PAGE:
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[Editor’s Note: The following is an internal Stratfor document produced to provide high-level guidance regarding the ongoing protests in Hong Kong. This document is not a forecast but rather a series of guidelines for understanding and evaluating events, as well as suggestions for areas of focus.]
Hong Kong’s pro-democracy protests have provoked reactions from the United States, United Kingdom and the United Nations pressuring Beijing to respond to Hong Kong’s democratic aspirations. Reports suggest that some Occupy Central leaders, student groups and pan-democratic lawmakers are maintaining contact with politicians from the United Kingdom and the United States, including US Vice President Joe Biden and British Deputy Prime Minister Nick Clegg. There is little indication that such contacts have translated into monetary support. Stratfor has also not seen any concrete evidence that foreign non-governmental organizations have sponsored the movement, despite Beijing’s claims to the contrary. Stratfor will keep a close eye on communications between movement leaders and foreign governments, non-governmental organizations and humanitarian groups to assess the movement’s external connections, as well as possible responses from Beijing.
The Hong Kong protests could also offer an opportunity for the largely subdued overseas dissident movement to regain ground. Falun Gong and Jasmine protesters, for example, have voiced an intention to capitalize on the movement and spark a showdown with Chinese authorities. While these groups are unlikely to garner much attention internationally or at home, Stratfor will watch for any coordination between these groups and elements within Hong Kong’s pro-democracy movement. More important, the student movement in Hong Kong resonates with Taiwanese activists, so Stratfor will continue to monitor for the rise of a similar civil disobedience movement across the Taiwanese Strait.
One of the most crucial determining factors to the future of the Occupy Central movement is the reaction from Hong Kong’s business community. Over the past several decades, the city-state has built its reputation as a world-leading financial center and investment destination because of its business-friendly culture and stable environment. Hong Kong’s business magnates hold considerable influence over the city-state’s affairs and have generally allowed the Chinese central government to exercise its policies in Hong Kong. While the Occupy Central movement has managed to avoid violence, the protests have inevitably had a significant effect on business continuity, particularly through the shutdown of banks and shops, as well as traffic disruptions. Businesses will open again next week after the end of the National Day holiday, and a backlash from the business community could grow. The influence of business leaders over the protest movement will be important to watch next week.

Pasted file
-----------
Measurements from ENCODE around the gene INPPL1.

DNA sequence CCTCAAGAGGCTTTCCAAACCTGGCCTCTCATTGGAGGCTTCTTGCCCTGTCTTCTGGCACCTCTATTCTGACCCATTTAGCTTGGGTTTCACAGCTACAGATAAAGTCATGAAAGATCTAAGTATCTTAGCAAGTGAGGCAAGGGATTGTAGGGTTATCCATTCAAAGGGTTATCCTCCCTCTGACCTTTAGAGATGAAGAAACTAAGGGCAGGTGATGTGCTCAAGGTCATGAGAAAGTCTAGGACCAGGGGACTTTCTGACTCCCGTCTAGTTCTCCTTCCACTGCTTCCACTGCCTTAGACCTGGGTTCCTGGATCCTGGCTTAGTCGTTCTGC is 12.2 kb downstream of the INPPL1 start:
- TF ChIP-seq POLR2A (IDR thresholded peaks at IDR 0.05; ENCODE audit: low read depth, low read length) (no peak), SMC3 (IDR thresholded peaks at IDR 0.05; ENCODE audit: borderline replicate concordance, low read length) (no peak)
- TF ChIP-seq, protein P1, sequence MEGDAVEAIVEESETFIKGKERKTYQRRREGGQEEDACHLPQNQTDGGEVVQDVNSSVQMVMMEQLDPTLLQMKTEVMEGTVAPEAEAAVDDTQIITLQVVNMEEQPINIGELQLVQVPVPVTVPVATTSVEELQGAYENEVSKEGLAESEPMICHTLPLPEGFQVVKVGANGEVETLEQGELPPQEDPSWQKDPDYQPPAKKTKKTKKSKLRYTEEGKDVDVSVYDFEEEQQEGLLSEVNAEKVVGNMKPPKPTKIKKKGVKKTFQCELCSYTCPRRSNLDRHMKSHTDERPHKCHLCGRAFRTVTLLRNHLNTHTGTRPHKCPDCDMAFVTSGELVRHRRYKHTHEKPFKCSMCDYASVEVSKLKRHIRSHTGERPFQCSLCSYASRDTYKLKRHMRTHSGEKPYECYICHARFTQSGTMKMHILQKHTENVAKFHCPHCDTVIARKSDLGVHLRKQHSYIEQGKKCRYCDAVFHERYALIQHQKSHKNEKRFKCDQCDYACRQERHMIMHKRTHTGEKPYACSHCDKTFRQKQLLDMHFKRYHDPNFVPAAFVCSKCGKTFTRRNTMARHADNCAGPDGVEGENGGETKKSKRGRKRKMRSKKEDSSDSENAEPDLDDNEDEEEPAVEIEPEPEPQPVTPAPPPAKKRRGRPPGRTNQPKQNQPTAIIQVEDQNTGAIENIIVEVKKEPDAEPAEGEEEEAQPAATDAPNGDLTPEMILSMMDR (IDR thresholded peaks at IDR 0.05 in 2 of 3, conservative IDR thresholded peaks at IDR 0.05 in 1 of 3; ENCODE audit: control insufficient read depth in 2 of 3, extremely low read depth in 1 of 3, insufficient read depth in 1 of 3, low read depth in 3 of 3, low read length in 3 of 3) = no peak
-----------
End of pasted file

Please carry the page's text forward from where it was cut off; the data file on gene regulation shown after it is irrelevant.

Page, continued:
For the governments in Beijing and Hong Kong, the ideal strategy has been essentially to wait for the movement’s leadership to fragment and the protests to wane of their own accord. Indeed, this outcome is likely. Beijing may expect that disruptions to daily life or violent tactics from the movement would provoke opposition from the broader Hong Kong public. But Beijing’s vulnerability is time — the longer the protest movement maintains momentum while becoming more organized, the less the central government will be able to contain it.
If Occupy Central manages to sustain itself for a few more weeks, Beijing’s next best option would be providing a limited political concession. The central government has made clear that public nomination of Hong Kong chief executive candidates is not an option. Beijing also cannot afford to be seen as bending to the will of the protesters — something that could create a nationwide perception that mass movement is a viable means to achieving political objectives. It is quite likely that Beijing will temporarily delay the current reform proposals and allow negotiations with protest groups over specific terms. These could include increasing the number of candidates put forward by the nominating committee, the composition of the committee, or even aspects of the methodology of nomination. Beijing’s goal, however, is to maintain ultimate authority over the appointment of chief executive. With this in mind, Stratfor is closely monitoring Beijing’s receptivity to student group requests for political dialogue. Meanwhile, with local resentment toward Leung Chun-ying mounting, Beijing’s attitude toward Leung may change as it navigates options to ease the democratic demand.
Stratfor cannot completely rule out the possibility of violent intervention or military crackdown on par with the Tiananmen protests in 1989. However, the likelihood of this worst-case scenario is extremely low — the political and diplomatic costs would be simply too great for Beijing. Instead, Beijing would rather keep its role in containing the movement hidden, instead allowing the Hong Kong government and local police to shoulder most of the responsibility. Nonetheless, Stratfor will continue to monitor for signs of any military deployment in Hong Kong, as well as in Shenzhen and other parts of mainland.
Publishing by The Manila Times of this analysis is with the express permission of Stratfor.